To Be An Ethical Person Or To Be A Good Person, That Is The Question: Part I

Rules of ethics as with calls for ethics, preaching about a need for ethics, and committees on ethics are omnipresent. Everyone who is anyone from the extreme political right to the extreme political left seems only to agree on one thing: ethics is good. Just for that reason, it is something of which the workers and powerless of the world should be suspect. If those who rule over us agree on one thing that one thing must not be good for the ruled. Theoretically: what is “ethics” that everyone seems to worship and admire it; is it any different from law; is being an ethical person the same as being morally good? Practically: why is it that throughout the history of injustice and evil including racism, ethics as with the law is almost always on the wrong side, and yet in any present ethics as with the law, both always claim to be on the right side of history?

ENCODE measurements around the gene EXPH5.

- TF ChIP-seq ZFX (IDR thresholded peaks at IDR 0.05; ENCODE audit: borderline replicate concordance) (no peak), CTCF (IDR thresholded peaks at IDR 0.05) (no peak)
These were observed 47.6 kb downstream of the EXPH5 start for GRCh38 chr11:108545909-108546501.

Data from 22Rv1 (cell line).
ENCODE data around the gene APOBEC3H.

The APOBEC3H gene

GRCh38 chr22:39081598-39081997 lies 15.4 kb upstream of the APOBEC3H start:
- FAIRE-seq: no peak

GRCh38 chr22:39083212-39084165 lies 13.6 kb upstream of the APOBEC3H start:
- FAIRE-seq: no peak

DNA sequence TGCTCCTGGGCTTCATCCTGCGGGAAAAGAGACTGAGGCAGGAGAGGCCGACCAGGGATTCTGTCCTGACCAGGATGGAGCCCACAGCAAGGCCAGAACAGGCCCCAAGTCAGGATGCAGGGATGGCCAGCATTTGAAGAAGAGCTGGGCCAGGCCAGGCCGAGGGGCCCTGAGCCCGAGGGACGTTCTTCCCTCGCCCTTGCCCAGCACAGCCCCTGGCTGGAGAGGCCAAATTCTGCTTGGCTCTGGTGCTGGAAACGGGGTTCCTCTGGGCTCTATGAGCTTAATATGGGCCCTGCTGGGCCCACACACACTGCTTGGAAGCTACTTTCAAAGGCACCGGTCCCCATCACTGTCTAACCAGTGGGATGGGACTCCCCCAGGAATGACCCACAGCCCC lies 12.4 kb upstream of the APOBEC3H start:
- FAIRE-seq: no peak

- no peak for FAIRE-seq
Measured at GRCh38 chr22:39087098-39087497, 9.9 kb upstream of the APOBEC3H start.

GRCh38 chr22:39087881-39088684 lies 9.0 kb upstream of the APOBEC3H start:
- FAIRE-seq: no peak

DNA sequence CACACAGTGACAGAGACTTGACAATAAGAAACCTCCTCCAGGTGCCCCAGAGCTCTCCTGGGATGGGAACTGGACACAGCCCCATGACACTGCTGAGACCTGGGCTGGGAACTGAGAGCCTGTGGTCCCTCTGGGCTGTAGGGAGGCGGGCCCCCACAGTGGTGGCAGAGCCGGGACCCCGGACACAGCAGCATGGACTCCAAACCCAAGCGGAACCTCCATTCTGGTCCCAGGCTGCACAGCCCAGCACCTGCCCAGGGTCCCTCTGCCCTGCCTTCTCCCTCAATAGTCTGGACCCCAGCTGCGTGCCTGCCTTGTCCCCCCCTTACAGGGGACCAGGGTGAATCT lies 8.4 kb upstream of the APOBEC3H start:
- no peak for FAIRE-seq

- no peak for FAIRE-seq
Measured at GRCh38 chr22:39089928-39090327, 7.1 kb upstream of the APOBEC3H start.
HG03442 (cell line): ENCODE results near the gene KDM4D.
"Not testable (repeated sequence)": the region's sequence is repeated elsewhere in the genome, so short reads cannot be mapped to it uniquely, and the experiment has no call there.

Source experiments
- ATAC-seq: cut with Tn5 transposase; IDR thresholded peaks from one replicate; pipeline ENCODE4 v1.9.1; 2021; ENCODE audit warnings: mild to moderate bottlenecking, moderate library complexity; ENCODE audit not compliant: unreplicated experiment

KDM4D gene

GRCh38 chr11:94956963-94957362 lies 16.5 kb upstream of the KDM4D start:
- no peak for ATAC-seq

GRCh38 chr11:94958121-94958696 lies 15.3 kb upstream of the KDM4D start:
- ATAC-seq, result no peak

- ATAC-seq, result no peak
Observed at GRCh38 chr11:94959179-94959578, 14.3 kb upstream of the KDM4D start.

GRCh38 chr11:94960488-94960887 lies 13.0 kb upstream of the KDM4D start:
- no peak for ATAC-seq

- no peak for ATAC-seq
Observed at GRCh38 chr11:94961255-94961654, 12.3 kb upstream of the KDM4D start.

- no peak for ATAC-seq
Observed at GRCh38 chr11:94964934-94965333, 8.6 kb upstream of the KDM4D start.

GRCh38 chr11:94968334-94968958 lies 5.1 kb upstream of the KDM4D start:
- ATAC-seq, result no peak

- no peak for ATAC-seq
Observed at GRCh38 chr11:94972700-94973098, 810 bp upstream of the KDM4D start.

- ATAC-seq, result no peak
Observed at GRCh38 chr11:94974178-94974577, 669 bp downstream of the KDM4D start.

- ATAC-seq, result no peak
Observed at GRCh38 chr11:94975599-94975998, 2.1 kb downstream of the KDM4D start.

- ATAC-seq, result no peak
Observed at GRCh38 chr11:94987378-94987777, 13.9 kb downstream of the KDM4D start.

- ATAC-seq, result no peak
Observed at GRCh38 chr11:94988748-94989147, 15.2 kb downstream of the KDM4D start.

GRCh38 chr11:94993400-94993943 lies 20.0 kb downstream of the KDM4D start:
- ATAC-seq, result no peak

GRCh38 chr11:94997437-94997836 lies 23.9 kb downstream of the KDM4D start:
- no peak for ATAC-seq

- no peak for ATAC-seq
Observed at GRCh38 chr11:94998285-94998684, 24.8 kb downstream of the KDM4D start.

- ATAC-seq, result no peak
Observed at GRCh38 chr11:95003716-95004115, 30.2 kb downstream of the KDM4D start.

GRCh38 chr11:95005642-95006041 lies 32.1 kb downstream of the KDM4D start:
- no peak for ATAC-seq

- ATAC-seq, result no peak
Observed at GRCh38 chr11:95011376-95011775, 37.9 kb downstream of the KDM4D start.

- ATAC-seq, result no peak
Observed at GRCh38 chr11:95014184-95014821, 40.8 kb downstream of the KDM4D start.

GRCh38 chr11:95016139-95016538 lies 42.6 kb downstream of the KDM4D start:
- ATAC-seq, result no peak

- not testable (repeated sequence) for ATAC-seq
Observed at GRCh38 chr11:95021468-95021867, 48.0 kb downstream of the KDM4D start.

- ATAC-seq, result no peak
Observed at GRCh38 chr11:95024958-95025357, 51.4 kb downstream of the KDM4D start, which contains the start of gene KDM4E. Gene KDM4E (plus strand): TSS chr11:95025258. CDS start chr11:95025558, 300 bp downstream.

In practice, “ethics” for philosophy including its subset theology describes a set of rational principles that are supposed to be universal to all concepts of individual morality: that is to all concepts by which individuals define good or evil. Outside of philosophy and Christian Theology, no one especially no one in politics, academia, business, or in any field outside philosophy or theology defines “ethics” in such a way. This is true for one simple reason often called Hume’s Law or Hume’s Guillotine named after the philosopher David Hume stating: one can play as many wordgames as one wants, but no matter how you change your syntax or semantics, there is no way to deduce nor induce from descriptive statements of “is” to conclusions expressing a new relation of a normative, evaluative, or perspective “ought”. Thus, normative statements of what one ought to do cannot be rationally derived from what is: ethics is not rational. This is the foundation problem of all philosophical and Christian theological contemplation on ethics that are beyond the subject matter of this blog. In dealing with this problem, all philosophers and Christian theologians analytically contemplating it have reached at least one set of rational principles that in the end may be all there is to ethics: 1) we must apply Ockham’s Razor to ethics in that rules of ethics must be as simple and as few as necessary to reflect morality given the multiple of possible individual moralities; 2) execution upon any principles of ethics is by necessity tempered by the emotion of empathy in which the will recognizes the existence of struggles between individual moralities and acts on this struggle with the cardinal virtues of prudence, justice, temperance, and courage.